Growing up in my parent’s house, humor was valued. It was more important to say a funny line at the right moment, for example, than it was to chew your food before you spoke. This helped hone my comic timing, but did cause some problems later when I started to date.
I became somewhat of an expert on jokes after I created the web series “Old Jews Telling Jokes” and it expanded to become a book, several DVDs and an off-Broadway play. While on my book tour, I became fascinated with not only the form of jokes, but also the way people use jokes both to communicate and to avoid personal connection. This experience led me to use jokes as the structural spine of Humor Me.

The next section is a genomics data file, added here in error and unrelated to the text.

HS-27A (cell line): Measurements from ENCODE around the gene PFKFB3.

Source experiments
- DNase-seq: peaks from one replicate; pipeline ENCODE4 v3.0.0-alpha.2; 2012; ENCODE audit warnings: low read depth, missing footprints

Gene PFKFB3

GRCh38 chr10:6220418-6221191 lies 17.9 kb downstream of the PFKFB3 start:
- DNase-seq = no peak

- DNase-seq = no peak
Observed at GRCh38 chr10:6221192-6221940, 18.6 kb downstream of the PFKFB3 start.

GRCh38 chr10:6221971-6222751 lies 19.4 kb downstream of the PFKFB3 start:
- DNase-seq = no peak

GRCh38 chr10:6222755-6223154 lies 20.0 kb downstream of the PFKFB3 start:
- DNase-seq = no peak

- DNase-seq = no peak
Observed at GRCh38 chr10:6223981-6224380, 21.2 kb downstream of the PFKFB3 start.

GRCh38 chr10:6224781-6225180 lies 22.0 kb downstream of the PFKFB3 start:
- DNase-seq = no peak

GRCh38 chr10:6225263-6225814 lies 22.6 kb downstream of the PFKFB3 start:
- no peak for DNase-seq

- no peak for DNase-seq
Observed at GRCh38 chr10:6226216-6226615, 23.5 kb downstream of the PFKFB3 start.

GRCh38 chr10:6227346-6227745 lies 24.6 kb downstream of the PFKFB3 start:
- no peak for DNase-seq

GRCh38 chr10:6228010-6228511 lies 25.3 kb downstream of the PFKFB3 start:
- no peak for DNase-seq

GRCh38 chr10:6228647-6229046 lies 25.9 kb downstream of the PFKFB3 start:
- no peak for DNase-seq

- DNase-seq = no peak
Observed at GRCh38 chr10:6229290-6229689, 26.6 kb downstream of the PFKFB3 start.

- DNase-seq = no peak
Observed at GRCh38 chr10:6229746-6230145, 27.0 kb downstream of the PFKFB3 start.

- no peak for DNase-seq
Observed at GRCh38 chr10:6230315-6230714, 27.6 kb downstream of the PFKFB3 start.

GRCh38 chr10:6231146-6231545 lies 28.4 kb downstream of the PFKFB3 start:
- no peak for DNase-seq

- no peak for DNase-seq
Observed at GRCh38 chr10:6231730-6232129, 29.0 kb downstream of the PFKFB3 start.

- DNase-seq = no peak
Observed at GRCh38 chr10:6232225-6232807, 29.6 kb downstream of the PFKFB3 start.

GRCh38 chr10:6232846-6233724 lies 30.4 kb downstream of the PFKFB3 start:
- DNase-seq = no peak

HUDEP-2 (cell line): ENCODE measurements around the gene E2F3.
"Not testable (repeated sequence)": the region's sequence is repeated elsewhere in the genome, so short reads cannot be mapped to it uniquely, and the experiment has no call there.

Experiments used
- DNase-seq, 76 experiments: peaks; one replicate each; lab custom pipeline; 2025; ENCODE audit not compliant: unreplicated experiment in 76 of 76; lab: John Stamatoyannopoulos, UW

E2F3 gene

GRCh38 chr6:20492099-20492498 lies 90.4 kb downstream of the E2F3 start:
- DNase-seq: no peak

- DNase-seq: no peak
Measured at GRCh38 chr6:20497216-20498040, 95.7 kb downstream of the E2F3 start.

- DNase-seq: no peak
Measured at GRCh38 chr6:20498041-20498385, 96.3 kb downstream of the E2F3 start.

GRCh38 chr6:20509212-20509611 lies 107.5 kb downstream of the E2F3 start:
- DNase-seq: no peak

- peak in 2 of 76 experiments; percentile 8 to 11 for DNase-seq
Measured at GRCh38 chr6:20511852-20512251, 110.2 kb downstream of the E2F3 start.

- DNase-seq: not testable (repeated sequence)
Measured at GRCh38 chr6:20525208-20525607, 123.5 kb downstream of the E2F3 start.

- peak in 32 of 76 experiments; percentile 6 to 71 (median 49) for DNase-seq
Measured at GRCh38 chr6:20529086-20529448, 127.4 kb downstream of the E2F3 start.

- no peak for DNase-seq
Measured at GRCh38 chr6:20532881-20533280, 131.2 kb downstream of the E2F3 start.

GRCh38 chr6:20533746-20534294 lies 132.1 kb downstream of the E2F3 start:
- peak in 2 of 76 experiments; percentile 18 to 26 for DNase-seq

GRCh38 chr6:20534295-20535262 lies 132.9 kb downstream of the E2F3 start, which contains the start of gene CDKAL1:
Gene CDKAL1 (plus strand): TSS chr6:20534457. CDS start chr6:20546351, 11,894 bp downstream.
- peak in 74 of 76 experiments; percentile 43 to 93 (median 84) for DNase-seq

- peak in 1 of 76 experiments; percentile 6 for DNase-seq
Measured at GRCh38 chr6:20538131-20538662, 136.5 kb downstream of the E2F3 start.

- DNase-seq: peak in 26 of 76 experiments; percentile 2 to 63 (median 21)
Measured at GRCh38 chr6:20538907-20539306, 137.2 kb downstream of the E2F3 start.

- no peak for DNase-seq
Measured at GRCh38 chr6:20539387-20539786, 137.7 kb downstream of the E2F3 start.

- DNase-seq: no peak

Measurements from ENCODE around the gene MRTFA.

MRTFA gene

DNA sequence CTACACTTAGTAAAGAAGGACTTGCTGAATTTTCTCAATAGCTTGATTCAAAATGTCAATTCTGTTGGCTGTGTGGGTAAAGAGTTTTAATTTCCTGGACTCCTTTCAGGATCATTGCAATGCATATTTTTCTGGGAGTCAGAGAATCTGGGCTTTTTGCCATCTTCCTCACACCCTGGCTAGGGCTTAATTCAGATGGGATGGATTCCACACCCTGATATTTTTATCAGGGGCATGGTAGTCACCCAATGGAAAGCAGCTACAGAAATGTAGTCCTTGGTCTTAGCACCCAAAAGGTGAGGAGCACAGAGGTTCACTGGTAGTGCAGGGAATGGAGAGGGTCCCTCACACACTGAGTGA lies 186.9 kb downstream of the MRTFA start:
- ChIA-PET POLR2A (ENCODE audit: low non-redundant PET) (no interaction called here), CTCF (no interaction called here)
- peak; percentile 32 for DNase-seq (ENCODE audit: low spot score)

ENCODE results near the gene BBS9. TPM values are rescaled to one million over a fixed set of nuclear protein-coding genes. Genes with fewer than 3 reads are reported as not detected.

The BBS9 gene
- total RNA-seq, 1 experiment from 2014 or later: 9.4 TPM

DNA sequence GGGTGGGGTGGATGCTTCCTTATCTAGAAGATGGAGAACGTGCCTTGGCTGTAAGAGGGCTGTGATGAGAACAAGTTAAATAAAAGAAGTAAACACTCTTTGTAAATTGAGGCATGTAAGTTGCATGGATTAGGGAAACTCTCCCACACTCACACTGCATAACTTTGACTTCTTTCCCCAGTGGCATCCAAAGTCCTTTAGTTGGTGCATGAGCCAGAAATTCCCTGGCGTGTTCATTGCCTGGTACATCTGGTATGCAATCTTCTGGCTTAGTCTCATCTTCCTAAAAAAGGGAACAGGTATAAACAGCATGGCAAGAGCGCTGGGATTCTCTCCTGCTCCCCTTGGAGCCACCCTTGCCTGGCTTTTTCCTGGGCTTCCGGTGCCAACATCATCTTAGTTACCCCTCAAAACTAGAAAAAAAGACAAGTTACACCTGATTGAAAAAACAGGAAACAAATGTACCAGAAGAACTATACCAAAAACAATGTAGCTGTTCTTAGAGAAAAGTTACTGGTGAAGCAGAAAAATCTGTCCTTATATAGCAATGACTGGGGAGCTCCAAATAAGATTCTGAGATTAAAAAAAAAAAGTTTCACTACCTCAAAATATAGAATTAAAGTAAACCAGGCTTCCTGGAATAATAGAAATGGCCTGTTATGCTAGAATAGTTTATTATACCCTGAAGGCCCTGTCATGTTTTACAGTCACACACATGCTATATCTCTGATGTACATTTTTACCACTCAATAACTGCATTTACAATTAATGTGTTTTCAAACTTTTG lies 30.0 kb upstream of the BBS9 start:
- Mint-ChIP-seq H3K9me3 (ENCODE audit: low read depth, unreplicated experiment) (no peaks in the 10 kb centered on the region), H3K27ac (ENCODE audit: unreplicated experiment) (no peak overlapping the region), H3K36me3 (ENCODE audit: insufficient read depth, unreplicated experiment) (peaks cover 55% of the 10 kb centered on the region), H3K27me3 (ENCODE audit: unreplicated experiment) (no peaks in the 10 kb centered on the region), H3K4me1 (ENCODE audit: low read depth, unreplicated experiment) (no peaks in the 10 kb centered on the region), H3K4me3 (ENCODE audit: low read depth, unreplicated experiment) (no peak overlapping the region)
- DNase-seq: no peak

I grew up watching the great comedies of the 1970s and 1980s. Movies like Annie Hall, Harold and Maude, Broadcast News, MASH, Diner and Sixteen Candles. These movies were all funny, but while you may enjoy the laughs, it is the truth of their characters and the craft of their construction that has allowed them to become timeless.
My intention with Humor Me was to tell a story both current and classic. The themes of the story are eternal: fathers and sons, the measuring of success and the inevitability of life’s challenges and how we approach them. Yet the scenario could not be more current. A man, on the cusp of middle age, adrift in his career and broke, abandoned by his more successful wife and forced to figure out his life in the home of his widower father.